3

How can I increase the mouse scroll speed in GNOME 3 and ensure that it works after a restart as well?

Currently getting about 3 lines per scroll, I'd like to increase that.

I've tried following a few guides, but they don't work with 14.04

TIA!

4

You could try imwheel, but there seems to be no further development.

Install it with

sudo apt-get install imwheel

Create a configuration with

nano ~/.imwheelrc

and fill in the following

".*"
None,      Up,   Button4, 100
None,      Down, Button5, 100
Control_L, Up,   Control_L|Button4
Control_L, Down, Control_L|Button5
Shift_L,   Up,   Shift_L|Button4
Shift_L,   Down, Shift_L|Button5

You control the speed with these two lines:

None,      Up,   Button4, 100
None,      Down, Button5, 100

You can use values between 0 (slow) and 100 (fast).

Source

1
  • @AsianXL Were you satisfied with my answer? Then give me a upvote (∧). If I could solve your problem, then it would be nice if you'd mark my answer (✓). ;) – A.B. Apr 18 '15 at 14:58
2

Have you tried imwheel ? There is a handy script for it. It lets you to set a config for imwheel with a simple GUI. And you can set imwheel to launch at startup. (If you have tried imwheel before, it's recommended to delete the old config before using the script. It can be deleted by: rm ~/.imwheelrc)

  1. Get imwheel: sudo apt-get install imwheel
  2. Get the script and save it somewhere with your favorite text editor and name it as mousewheel.sh (i'll have it below)
  3. Mark the script as executable (right click the .sh file -> Properties -> Permissions: tick "Allow executing file as program")
  4. Optionally you can create a shortcut for the script
  5. Just run the script and adjust the speed to your liking
  6. You can set imwheel to launch at startup from Startup Applications or launch it manually from terminal with command imwheel (and killall imwheel to stop it)

Script:

#!/bin/bash
# Version 0.1 Tuesday, 07 May 2013
# Comments and complaints http://www.nicknorton.net
# GUI for mouse wheel speed using imwheel in Gnome
# imwheel needs to be installed for this script to work
# sudo apt-get install imwheel
# Pretty much hard wired to only use a mouse with
# left, right and wheel in the middle.
# If you have a mouse with complications or special needs,
# use the command xev to find what your wheel does.
#
### see if imwheel config exists, if not create it ###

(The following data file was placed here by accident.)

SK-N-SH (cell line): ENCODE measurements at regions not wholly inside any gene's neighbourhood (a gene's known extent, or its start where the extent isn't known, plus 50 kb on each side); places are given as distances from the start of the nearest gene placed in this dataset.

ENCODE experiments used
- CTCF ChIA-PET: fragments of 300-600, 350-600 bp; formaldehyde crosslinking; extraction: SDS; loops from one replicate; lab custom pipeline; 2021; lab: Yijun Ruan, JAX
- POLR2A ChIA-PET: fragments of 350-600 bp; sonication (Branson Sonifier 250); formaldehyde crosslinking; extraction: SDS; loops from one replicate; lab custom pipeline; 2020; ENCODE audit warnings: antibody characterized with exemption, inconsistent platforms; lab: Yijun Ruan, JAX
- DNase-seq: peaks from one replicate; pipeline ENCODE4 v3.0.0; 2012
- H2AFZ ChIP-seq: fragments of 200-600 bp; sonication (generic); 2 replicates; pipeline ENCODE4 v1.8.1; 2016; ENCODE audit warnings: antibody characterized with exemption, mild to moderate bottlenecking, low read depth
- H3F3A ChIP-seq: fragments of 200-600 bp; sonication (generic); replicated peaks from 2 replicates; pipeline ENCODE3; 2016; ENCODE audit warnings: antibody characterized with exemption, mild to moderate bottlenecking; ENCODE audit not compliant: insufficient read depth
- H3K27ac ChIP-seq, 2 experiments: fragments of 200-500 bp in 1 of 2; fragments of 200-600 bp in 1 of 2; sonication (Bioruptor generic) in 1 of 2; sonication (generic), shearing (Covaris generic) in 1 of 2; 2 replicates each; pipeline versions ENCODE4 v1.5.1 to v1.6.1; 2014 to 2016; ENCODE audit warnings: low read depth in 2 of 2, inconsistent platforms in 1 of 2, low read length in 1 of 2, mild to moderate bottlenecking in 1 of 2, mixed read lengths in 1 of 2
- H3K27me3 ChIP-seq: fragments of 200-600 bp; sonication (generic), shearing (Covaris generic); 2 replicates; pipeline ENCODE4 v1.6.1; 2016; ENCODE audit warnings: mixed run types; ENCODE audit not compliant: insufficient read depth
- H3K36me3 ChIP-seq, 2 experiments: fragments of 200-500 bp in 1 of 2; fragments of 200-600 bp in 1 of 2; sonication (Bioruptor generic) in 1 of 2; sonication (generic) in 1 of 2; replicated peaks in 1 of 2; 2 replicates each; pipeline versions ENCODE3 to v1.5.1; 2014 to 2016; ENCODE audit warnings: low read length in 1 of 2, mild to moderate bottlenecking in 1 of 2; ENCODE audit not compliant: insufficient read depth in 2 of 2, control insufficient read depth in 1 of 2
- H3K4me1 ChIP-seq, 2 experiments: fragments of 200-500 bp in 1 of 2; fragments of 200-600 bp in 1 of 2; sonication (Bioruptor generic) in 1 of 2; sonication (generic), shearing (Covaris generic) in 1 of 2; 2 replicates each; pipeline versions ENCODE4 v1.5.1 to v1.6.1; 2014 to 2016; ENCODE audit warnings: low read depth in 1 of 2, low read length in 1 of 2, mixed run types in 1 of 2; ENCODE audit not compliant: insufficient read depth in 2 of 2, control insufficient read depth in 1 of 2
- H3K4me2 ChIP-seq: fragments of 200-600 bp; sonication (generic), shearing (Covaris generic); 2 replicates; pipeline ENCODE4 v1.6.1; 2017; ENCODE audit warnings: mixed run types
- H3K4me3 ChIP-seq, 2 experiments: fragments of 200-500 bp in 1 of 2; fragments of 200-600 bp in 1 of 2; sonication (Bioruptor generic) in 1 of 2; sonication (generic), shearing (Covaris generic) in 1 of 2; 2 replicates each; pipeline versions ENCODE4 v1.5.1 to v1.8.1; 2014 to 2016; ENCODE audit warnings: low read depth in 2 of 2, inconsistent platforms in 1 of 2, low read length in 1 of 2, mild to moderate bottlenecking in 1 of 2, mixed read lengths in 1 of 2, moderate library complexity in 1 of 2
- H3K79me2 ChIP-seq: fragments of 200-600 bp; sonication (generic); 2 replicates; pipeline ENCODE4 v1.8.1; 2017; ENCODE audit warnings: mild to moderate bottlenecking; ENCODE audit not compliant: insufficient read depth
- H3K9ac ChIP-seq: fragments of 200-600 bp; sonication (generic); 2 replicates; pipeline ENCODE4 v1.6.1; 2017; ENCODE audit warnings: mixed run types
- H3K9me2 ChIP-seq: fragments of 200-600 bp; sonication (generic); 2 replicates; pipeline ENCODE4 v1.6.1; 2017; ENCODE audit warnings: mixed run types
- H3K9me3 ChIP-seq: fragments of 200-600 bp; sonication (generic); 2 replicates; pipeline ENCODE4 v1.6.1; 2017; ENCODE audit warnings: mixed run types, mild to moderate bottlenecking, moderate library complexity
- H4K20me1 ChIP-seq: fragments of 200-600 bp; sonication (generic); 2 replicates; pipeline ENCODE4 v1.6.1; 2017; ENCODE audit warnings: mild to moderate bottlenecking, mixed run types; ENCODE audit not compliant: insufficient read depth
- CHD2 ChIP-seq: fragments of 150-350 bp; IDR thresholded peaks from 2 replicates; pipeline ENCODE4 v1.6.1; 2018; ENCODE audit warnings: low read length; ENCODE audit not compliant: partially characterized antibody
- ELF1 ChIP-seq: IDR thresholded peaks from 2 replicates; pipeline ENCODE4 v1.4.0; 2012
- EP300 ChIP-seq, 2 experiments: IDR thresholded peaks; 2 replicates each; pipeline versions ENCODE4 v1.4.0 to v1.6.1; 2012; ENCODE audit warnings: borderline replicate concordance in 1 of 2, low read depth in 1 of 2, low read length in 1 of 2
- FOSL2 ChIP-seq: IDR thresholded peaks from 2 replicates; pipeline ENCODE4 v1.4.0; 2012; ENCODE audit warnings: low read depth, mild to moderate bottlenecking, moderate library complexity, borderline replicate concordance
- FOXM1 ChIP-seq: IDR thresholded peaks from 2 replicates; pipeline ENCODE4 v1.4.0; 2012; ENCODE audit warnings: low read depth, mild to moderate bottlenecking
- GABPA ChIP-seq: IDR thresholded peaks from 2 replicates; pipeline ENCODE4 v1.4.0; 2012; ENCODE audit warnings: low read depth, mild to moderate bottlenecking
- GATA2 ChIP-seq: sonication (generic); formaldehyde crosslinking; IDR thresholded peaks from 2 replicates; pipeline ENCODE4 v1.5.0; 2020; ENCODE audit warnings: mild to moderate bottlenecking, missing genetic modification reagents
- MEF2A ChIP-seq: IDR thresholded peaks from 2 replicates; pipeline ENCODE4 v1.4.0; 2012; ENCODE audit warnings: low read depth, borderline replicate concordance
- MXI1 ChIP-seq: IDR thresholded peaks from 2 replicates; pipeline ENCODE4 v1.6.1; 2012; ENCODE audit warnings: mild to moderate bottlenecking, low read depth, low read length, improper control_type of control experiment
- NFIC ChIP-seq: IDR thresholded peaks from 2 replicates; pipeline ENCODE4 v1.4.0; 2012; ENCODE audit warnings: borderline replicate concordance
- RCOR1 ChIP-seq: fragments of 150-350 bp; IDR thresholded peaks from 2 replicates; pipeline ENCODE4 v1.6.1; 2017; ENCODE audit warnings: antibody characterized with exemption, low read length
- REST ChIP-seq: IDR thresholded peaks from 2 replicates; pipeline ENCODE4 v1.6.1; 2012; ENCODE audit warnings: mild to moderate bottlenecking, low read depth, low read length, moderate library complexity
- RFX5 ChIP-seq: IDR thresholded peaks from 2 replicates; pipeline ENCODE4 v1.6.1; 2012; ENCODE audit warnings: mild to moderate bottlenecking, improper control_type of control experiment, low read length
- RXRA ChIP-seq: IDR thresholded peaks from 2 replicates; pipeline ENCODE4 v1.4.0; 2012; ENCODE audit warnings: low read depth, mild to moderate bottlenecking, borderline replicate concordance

if [ ! -f ~/.imwheelrc ]
then

cat >~/.imwheelrc<<EOF
".*"
None,      Up,   Button4, 1
None,      Down, Button5, 1
Control_L, Up,   Control_L|Button4
Control_L, Down, Control_L|Button5
Shift_L,   Up,   Shift_L|Button4
Shift_L,   Down, Shift_L|Button5
EOF

fi
##########################################################

CURRENT_VALUE=$(awk -F 'Button4,' '{print $2}' ~/.imwheelrc)

NEW_VALUE=$(zenity --scale --window-icon=info --ok-label=Apply --title="Wheelies" --text "Mouse wheel speed:" --min-value=1 --max-value=100 --value="$CURRENT_VALUE" --step 1)

if [ "$NEW_VALUE" == "" ];
then exit 0
fi

sed -i "s/\($TARGET_KEY *Button4, *\).*/\1$NEW_VALUE/" ~/.imwheelrc # find the string Button4, and write new value.
sed -i "s/\($TARGET_KEY *Button5, *\).*/\1$NEW_VALUE/" ~/.imwheelrc # find the string Button5, and write new value.

cat ~/.imwheelrc
imwheel -kill

Source: https://www.youtube.com/watch?v=i-acwJs9UfY

2
  • Although your answer is 100% correct, it might also become 100% useless if that link is moved, changed, merged into another one or the main site just disappears... :-( Therefore, please edit your answer, and copy the relevant steps from the link into your answer, thereby guaranteeing your answer for 100% of the lifetime of this site! ;-) You can always leave the link in at the bottom of your answer as a source for your material... – Fabby Apr 16 '15 at 12:58
  • 1
    @Fabby Thanks for the tip. Makes 100% sense. I have now edited the post. First post here :) – wayzhc Apr 27 '15 at 12:46
0

Ok, Gnome 3 is leaving its toys and settings all over the place. Somehow my settings changed when I spilled coffee on my mouse, and neither the "stupid settings" or the "advanced stupid settings" would fix it. I think restoring the defaults worked:

Here's how I fixed this:

$ gnome-control-center

Mouse & Touchpad -> Mouse -> Mouse Speed (max)
Mouse & Touchpad -> Mouse -> Natural Scrolling (off)


$ gnome-tweaks

(install it if you don't have it: sudo apt install gnome-tweak-tool)

- Menu -> Reset to Defaults
- Change my theme back
- Keyboard & Mouse -> Alleleration Profile -> Adaptive

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